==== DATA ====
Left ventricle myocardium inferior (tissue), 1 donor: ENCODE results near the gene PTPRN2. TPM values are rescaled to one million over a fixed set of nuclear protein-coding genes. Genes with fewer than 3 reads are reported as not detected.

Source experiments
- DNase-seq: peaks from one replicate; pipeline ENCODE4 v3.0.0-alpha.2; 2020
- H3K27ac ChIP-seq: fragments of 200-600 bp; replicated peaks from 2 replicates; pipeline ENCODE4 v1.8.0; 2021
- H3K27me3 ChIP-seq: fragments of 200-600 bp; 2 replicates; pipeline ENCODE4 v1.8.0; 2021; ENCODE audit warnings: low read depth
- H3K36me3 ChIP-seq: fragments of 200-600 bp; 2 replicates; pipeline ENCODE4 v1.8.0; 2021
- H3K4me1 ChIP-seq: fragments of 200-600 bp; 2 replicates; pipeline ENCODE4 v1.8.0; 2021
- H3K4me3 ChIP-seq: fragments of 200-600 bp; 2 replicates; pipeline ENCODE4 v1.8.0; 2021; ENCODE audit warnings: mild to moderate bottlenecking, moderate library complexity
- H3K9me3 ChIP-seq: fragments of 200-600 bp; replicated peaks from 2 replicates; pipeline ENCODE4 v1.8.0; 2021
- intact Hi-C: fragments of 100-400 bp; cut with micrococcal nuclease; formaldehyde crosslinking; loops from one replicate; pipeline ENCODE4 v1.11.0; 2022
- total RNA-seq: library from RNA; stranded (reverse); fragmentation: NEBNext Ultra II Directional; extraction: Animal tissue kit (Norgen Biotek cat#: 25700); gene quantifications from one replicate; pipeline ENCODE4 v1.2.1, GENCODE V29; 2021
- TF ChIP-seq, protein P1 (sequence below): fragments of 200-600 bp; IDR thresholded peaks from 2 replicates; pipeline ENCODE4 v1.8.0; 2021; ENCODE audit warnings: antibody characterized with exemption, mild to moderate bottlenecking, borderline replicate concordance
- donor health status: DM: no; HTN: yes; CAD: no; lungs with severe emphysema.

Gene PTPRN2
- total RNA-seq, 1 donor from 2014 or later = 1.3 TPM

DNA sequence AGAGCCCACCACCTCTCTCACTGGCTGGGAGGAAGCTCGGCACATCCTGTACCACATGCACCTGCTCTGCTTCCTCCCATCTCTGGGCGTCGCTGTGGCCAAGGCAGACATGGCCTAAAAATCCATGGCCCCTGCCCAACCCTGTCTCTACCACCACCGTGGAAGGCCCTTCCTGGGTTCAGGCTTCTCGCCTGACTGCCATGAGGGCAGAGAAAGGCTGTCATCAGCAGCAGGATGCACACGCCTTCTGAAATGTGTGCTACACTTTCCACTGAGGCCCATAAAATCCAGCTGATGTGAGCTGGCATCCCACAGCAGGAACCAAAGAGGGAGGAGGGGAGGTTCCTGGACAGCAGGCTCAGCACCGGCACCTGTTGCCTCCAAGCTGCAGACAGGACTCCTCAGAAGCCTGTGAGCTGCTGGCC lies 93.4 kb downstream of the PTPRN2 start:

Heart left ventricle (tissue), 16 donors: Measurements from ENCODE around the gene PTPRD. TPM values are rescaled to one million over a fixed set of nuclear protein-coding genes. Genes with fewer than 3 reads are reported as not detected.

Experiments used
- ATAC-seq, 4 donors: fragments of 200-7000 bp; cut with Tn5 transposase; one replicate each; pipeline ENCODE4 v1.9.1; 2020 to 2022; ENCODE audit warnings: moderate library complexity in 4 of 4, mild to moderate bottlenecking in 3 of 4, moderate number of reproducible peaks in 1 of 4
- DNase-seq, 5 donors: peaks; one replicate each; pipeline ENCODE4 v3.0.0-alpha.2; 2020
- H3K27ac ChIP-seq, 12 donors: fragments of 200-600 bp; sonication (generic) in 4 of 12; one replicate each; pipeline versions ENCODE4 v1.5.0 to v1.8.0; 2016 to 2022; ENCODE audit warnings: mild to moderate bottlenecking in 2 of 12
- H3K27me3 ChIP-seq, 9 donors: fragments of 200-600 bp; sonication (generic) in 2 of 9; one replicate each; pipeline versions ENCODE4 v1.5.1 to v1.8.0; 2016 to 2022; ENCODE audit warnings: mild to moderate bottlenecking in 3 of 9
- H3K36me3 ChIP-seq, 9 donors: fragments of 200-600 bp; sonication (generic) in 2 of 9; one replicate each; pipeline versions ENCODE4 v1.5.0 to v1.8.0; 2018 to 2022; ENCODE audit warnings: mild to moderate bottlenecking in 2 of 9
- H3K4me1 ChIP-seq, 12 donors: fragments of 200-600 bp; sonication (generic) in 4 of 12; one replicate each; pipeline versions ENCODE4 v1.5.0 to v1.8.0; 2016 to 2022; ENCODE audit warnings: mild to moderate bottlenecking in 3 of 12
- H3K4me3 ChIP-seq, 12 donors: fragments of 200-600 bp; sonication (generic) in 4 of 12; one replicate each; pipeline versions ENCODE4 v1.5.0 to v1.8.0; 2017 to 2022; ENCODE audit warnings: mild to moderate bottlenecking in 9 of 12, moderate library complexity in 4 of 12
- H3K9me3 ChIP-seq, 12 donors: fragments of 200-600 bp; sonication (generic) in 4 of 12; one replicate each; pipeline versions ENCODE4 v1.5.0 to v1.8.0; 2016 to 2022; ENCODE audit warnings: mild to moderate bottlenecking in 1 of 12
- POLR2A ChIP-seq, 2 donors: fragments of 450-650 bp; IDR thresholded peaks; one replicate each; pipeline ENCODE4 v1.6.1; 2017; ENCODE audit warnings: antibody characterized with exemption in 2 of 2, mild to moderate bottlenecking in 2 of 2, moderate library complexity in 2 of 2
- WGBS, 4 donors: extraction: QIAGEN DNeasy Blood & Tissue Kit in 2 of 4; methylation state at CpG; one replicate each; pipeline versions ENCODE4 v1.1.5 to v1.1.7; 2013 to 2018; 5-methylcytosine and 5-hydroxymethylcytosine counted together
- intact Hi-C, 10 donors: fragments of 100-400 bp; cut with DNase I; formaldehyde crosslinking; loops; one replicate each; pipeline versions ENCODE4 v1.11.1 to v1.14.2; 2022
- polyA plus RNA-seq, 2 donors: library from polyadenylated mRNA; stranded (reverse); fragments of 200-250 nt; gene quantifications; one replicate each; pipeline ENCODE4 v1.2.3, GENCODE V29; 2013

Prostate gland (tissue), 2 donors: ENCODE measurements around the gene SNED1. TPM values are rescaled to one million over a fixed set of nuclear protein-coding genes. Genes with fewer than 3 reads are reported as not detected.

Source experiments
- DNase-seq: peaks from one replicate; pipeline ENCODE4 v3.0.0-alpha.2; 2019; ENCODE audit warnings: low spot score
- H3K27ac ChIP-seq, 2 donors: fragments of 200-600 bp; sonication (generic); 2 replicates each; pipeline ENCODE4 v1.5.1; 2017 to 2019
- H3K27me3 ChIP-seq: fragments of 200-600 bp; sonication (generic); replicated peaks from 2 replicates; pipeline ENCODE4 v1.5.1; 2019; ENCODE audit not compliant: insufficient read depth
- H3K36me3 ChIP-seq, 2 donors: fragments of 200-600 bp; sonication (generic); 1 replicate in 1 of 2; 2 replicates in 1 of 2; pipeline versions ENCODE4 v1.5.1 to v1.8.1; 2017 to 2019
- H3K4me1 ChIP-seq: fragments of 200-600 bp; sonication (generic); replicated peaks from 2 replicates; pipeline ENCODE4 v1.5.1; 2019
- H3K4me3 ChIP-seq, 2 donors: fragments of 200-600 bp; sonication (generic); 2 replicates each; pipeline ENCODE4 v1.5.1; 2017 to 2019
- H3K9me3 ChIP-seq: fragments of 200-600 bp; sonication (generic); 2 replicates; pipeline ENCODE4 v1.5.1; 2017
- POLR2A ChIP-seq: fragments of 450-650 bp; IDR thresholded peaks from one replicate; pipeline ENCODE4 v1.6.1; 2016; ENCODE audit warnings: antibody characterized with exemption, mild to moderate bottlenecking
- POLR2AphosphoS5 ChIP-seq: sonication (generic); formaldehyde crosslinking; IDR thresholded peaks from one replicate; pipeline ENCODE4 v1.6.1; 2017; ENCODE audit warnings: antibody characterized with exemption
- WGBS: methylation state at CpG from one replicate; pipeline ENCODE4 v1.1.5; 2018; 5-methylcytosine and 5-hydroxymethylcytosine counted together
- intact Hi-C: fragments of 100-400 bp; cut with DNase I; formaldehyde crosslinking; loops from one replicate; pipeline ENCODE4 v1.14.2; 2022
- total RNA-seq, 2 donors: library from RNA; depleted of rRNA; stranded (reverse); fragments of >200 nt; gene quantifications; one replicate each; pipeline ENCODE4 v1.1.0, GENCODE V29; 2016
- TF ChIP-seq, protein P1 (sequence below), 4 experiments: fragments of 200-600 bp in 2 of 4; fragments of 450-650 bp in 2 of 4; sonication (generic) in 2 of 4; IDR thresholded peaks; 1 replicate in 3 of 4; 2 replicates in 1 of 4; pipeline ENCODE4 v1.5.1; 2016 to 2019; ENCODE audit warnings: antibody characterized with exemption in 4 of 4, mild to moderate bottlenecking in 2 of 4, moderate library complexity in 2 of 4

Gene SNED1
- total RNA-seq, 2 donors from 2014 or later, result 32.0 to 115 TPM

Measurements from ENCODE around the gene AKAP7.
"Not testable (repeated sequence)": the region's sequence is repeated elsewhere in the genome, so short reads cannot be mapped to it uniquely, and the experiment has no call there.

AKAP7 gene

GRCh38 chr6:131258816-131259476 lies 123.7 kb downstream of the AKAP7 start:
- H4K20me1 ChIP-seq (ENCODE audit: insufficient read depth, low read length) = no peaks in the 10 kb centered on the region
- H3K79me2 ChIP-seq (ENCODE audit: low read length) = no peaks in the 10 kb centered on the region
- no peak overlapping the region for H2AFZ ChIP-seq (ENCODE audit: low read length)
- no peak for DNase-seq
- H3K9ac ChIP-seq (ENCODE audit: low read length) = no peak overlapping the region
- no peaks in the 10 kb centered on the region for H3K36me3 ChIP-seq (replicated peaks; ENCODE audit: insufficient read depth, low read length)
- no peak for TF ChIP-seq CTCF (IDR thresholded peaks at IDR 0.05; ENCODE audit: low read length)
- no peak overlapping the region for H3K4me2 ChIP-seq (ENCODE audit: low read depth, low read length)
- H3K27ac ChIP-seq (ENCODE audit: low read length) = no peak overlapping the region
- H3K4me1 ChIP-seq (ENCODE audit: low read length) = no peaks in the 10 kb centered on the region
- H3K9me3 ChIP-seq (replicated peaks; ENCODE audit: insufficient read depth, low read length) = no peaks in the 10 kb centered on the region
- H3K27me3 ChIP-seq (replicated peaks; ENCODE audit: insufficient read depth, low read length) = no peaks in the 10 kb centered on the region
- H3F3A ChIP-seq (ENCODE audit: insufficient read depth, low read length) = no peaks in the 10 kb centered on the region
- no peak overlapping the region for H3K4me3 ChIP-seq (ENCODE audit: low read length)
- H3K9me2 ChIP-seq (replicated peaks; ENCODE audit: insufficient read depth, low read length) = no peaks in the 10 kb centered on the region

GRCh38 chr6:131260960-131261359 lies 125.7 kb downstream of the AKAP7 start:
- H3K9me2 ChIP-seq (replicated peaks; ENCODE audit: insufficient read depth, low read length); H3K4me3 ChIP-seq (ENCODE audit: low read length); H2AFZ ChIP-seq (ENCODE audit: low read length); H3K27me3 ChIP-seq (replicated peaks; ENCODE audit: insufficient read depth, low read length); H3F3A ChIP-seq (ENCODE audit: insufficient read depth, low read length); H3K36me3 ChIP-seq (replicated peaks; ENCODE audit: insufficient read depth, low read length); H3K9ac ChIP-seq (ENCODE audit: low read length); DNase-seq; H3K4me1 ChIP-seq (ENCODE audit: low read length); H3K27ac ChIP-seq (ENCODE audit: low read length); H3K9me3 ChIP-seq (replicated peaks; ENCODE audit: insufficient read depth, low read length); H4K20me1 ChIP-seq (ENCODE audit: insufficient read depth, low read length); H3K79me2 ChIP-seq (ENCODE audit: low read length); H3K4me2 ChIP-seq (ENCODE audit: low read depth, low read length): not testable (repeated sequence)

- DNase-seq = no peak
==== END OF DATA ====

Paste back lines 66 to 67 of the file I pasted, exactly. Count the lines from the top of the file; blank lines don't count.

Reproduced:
- H3K9me2 ChIP-seq (replicated peaks; ENCODE audit: insufficient read depth, low read length) = no peaks in the 10 kb centered on the region

GRCh38 chr6:131260960-131261359 lies 125.7 kb downstream of the AKAP7 start: